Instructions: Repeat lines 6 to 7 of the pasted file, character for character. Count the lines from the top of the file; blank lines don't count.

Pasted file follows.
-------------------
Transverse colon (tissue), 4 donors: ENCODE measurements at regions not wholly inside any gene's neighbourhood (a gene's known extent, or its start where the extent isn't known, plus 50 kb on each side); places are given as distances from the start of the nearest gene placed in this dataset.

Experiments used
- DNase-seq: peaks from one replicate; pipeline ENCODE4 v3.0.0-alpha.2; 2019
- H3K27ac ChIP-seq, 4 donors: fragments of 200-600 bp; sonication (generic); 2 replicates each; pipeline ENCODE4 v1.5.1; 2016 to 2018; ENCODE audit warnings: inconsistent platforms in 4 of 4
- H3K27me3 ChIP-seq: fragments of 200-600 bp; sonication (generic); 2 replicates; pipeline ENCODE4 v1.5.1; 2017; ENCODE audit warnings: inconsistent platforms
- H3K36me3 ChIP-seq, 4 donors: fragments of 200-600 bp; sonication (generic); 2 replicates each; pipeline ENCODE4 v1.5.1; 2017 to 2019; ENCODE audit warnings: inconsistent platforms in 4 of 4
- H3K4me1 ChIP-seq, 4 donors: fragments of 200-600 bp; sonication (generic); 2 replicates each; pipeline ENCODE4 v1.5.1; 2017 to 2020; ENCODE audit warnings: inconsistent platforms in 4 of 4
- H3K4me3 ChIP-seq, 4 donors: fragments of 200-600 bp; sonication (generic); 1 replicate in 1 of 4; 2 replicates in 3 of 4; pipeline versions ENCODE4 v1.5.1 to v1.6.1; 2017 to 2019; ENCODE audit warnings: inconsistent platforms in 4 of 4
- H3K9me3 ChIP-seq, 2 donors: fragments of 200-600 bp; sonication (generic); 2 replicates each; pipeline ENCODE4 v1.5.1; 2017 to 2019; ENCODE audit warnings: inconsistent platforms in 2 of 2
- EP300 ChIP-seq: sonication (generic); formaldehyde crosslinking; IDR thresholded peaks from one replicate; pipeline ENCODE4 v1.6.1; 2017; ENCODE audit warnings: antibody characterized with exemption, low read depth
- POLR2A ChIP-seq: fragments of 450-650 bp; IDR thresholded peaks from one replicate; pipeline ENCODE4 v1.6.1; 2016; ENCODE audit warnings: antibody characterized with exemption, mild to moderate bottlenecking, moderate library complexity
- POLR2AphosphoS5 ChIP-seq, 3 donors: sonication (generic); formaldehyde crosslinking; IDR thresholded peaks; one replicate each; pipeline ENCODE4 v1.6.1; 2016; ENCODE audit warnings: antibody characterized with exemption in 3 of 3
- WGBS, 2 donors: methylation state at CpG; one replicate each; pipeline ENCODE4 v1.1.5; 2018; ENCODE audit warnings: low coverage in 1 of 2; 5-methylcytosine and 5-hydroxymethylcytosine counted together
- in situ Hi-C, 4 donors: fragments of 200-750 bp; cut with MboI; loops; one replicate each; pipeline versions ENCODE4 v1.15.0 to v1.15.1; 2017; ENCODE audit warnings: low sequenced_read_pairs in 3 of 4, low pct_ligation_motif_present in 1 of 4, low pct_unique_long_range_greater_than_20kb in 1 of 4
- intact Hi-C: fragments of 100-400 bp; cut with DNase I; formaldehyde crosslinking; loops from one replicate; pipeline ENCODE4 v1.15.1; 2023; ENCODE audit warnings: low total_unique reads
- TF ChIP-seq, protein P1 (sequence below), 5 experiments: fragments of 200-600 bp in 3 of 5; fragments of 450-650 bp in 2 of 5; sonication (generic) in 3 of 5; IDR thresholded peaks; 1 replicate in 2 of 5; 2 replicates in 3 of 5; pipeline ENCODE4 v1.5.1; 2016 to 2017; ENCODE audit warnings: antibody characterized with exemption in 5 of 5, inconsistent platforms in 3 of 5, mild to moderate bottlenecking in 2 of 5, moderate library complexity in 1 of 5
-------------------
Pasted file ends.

- H3K36me3 ChIP-seq, 4 donors: fragments of 200-600 bp; sonication (generic); 2 replicates each; pipeline ENCODE4 v1.5.1; 2017 to 2019; ENCODE audit warnings: inconsistent platforms in 4 of 4
- H3K4me1 ChIP-seq, 4 donors: fragments of 200-600 bp; sonication (generic); 2 replicates each; pipeline ENCODE4 v1.5.1; 2017 to 2020; ENCODE audit warnings: inconsistent platforms in 4 of 4